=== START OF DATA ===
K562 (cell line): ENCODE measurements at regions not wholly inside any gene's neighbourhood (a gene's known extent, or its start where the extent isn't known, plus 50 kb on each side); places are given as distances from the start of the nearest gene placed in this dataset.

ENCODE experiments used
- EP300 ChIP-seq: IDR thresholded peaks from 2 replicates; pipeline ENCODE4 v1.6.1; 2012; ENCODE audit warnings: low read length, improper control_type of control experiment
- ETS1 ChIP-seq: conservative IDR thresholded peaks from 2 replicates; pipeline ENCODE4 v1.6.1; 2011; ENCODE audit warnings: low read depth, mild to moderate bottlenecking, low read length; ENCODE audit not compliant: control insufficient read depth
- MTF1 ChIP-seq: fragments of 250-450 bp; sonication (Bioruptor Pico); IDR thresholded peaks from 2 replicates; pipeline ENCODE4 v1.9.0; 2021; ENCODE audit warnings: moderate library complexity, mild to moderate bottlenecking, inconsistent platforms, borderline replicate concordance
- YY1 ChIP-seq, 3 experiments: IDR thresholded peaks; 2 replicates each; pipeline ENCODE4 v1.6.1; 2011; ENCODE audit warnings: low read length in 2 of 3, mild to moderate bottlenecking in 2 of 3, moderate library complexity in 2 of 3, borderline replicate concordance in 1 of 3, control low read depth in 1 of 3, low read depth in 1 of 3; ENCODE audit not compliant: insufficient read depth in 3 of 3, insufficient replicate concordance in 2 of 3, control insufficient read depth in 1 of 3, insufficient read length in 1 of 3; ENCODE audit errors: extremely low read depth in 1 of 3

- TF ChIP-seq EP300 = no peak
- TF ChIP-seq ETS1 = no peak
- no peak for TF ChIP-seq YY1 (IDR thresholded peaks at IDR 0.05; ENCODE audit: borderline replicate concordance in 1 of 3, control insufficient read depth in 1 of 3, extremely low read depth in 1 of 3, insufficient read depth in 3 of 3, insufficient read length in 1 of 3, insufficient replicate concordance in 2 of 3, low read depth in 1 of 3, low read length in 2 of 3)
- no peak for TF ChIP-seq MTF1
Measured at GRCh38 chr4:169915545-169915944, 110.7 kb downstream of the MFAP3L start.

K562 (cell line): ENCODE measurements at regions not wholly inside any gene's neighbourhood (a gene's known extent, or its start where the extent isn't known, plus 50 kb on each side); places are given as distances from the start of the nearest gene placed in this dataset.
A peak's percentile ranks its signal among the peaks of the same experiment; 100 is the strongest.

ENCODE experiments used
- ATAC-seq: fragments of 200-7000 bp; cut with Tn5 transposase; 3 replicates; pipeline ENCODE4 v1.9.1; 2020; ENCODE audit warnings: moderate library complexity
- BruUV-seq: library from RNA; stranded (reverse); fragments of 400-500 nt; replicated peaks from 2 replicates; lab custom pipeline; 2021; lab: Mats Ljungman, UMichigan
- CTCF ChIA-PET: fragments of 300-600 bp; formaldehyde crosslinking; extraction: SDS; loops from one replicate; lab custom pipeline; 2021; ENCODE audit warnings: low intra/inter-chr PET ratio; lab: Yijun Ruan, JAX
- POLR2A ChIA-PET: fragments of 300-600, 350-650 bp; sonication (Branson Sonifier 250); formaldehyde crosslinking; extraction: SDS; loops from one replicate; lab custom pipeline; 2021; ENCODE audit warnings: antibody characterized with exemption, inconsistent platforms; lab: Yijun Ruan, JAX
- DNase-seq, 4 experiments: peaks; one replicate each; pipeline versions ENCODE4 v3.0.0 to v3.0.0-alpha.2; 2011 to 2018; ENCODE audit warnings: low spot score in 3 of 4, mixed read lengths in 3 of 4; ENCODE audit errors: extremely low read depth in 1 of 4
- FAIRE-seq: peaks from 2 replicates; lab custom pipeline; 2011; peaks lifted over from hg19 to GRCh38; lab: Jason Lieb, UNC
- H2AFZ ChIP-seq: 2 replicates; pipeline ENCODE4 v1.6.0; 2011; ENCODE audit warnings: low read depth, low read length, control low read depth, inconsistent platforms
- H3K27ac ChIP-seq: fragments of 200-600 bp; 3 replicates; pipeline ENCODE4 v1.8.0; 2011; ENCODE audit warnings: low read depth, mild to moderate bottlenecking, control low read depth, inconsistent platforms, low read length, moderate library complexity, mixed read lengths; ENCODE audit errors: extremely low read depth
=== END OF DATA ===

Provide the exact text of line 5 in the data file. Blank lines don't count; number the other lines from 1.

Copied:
- MTF1 ChIP-seq: fragments of 250-450 bp; sonication (Bioruptor Pico); IDR thresholded peaks from 2 replicates; pipeline ENCODE4 v1.9.0; 2021; ENCODE audit warnings: moderate library complexity, mild to moderate bottlenecking, inconsistent platforms, borderline replicate concordance